What characterises Jean-Louis Florentz’ musical language is a combination of two main influences: influences from Africa as a result of his studies there, particularly Ethiopian music, and the influence of French impressionism and from his teacher Olivier Messiaen. The way his compositions are presented are in a traditional 20th century French way of composing.

Physicality

Generally there are many challenges in this piece regarding the double voicing of the parts; all the double stops and sometimes triple stops. Sometimes fast notes follow in quick succession, and at other times long notes, which can be very soft, and demand great control and precision in bowing technique.

What makes the piece expecially physically demanding are the constant shifts between double stops. This is very heavy for the left hand, and also heavy for the bow as it has to let ring two strings at once. To manage intonation in these passages is especially difficult, when you take into account that the music asks these shifts to happen quickly.
Sometimes long singing lines are present, and these are difficult after certain double-stop passages, because your bow-arm is also tired after managing two strings continuously. What can happen easily is that too much tension remains in the bow-arm and that is ruinous to the sound in the long lines. It is very important to train to relax the bow-arm right before such a singing passage begins. Not only loud double-stops occur, but also double-stop passages in very soft dynamics, which adds the difficulty of managing the power of the left hand to make these awkward shifts, and to not let the bowing be disturbed by this.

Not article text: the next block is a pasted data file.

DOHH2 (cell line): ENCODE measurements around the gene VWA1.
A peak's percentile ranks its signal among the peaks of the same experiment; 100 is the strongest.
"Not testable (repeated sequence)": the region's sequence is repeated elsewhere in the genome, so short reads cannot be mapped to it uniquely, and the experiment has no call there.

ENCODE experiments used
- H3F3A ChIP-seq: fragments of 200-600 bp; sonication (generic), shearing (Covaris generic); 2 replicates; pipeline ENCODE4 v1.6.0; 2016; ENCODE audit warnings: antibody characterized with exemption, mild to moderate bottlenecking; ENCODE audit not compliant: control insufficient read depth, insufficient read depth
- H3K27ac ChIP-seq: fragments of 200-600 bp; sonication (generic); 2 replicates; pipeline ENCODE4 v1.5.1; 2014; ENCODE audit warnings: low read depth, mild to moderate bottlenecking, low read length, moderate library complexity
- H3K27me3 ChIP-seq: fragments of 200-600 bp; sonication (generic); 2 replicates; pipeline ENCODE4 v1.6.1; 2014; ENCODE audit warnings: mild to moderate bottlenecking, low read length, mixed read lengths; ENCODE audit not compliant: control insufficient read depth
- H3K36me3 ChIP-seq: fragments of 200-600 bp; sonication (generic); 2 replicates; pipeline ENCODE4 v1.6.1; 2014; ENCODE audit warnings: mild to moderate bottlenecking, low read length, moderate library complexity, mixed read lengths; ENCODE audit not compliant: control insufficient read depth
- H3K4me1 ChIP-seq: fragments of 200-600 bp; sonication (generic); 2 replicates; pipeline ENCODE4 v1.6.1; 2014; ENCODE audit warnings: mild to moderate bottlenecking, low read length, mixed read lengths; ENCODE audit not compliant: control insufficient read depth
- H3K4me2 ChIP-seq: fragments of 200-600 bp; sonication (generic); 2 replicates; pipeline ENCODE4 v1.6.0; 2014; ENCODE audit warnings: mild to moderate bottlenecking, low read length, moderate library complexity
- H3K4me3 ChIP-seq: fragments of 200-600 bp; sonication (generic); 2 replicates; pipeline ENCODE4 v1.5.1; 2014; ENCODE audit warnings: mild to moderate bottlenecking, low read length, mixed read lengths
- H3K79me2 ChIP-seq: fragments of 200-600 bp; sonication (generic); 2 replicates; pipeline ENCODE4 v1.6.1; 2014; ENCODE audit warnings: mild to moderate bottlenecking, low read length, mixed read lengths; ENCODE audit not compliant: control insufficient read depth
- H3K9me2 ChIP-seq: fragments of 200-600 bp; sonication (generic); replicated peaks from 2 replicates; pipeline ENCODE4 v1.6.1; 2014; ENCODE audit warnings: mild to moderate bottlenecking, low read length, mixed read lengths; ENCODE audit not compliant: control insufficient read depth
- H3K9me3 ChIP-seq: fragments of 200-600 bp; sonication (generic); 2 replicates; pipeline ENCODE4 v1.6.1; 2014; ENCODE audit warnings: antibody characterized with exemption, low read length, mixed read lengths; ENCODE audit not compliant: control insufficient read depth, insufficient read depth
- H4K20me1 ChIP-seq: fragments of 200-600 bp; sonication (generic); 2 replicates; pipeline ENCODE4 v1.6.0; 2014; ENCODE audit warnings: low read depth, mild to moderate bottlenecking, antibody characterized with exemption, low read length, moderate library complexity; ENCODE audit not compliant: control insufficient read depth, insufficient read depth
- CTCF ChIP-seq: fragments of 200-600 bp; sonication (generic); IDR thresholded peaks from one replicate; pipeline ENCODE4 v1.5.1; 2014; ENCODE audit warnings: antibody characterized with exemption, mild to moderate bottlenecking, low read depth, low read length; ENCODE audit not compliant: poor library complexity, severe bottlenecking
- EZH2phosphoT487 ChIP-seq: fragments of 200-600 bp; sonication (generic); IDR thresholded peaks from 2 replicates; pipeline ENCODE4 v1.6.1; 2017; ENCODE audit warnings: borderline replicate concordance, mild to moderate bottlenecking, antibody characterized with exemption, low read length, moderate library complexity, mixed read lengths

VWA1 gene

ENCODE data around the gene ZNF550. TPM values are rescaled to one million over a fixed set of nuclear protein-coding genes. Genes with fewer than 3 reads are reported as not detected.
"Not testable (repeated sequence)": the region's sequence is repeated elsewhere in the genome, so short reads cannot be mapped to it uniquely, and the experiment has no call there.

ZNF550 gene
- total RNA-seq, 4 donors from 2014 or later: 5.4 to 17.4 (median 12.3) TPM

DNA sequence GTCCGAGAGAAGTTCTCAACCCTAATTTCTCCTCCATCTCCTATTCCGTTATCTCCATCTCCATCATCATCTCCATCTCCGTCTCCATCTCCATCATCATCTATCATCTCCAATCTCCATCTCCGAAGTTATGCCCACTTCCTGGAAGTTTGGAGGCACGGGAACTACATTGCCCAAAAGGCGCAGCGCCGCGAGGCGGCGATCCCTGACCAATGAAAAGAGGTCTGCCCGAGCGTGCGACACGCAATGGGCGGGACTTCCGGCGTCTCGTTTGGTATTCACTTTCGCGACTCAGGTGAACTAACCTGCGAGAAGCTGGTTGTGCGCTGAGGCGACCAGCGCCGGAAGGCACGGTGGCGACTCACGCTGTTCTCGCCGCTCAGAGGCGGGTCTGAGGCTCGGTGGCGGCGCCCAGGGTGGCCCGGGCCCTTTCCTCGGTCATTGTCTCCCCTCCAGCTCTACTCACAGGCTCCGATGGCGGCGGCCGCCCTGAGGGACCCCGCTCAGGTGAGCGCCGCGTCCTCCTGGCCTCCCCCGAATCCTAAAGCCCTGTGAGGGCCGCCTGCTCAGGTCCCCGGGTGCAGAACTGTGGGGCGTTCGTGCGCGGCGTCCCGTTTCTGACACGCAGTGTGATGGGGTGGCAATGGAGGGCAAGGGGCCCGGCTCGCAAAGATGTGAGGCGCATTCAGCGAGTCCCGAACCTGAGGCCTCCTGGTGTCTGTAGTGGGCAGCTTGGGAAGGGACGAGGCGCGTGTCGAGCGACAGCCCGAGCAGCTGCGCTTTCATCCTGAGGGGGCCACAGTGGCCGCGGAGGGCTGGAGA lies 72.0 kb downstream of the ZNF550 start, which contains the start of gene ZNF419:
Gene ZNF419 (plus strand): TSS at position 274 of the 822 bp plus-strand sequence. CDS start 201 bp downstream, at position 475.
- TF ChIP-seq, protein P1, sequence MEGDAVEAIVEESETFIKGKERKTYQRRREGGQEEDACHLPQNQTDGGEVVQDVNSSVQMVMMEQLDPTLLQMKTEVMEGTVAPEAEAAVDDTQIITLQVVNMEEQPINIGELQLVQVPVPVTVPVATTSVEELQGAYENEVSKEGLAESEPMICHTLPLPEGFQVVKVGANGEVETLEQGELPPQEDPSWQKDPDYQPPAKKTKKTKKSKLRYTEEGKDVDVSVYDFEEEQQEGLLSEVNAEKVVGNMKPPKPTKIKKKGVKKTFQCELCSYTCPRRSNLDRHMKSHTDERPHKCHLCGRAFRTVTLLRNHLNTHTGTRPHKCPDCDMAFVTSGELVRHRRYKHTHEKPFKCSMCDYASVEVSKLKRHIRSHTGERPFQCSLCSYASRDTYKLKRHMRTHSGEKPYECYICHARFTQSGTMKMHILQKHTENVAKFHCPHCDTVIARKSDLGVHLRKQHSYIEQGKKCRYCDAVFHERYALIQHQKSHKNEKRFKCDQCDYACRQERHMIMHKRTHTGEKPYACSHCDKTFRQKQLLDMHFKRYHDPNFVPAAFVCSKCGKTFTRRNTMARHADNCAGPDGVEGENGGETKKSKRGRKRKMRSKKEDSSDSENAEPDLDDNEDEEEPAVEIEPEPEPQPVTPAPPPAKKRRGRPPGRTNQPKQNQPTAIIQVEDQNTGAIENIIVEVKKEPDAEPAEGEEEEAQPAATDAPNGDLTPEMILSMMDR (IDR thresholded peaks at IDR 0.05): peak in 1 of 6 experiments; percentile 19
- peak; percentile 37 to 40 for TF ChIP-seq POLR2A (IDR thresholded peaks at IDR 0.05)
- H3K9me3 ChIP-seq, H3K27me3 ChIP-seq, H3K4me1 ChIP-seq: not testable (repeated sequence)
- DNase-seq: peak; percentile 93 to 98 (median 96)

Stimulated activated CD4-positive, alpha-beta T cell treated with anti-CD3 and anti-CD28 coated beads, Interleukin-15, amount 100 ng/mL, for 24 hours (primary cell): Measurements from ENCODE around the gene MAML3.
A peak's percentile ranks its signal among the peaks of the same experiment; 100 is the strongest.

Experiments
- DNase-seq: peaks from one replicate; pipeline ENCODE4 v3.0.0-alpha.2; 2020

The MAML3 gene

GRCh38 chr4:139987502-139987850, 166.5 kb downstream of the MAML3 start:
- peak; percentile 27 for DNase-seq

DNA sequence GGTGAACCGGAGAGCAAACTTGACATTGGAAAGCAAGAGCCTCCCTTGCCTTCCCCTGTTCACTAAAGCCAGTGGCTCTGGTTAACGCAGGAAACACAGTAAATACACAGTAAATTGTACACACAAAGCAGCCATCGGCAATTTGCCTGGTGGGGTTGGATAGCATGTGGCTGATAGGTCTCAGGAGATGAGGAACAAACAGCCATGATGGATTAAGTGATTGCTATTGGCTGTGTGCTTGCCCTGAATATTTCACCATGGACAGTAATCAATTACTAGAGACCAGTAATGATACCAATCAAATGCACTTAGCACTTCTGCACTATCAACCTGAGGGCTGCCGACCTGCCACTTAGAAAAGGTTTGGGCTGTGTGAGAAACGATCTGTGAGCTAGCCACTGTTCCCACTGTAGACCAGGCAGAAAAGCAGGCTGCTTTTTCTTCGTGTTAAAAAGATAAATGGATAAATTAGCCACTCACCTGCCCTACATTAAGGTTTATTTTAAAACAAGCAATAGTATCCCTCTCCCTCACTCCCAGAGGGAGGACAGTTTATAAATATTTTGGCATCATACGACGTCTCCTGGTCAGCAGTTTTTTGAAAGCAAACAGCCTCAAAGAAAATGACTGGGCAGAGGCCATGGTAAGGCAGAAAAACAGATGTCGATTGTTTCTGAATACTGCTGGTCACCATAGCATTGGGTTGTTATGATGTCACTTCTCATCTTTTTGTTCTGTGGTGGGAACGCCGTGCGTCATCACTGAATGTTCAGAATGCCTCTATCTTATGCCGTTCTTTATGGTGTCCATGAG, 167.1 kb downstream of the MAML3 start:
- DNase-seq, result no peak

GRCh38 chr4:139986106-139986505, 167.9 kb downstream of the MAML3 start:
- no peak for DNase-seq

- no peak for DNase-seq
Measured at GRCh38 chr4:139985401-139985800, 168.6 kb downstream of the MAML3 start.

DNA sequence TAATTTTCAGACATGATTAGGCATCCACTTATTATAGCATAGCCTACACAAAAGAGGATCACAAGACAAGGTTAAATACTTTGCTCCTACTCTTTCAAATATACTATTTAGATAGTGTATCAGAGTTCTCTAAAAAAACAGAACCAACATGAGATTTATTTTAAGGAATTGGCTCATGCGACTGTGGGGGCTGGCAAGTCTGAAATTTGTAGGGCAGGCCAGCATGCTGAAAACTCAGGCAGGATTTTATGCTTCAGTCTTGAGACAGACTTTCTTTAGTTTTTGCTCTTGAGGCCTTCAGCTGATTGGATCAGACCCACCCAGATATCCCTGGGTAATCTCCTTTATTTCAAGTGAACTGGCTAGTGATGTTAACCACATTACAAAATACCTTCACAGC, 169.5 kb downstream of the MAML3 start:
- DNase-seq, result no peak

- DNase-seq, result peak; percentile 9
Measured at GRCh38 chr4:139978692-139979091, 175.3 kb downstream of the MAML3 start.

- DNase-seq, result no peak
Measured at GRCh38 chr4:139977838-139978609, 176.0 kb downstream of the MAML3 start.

An effect which especially demands good bow control is the tremolo (bar 5). Tremolo passages are supposed to be fast and nervous, and the arm easily tends to reject the force asked of it, making it seize up and blocking the movement. When playing this effect, it is also challenging to keep the left hand supple enough and the ears clean enough to control intonation and shifting.

In this link there is a full table of all major challenges I faced and my own proposed solutions to practicing and solving them: Physicality Analysis

Structure as shape

The score I have included below gives an overview of a combination between dynamic levels and textural density variations throughout the piece. This score gives me a general overview of the activity that occurs throughout the piece, and has prepared me for the challenge of playing the piece as a whole.

Link to the Structure as Shape score: Structure as shape score

    1. Lessons with Dominique de Williencourt

I has two lessons with Dominique de Williencourt on the 27th of April and the 28th of April, 2016. The lessons were focussed on the general impression he had of my playing this piece, featuring technical work, It turns out Jean-Louis was most interested in the natural environment and the animal sounds he heard in his surroundings in Ethiopia.

Lesson and technical advices: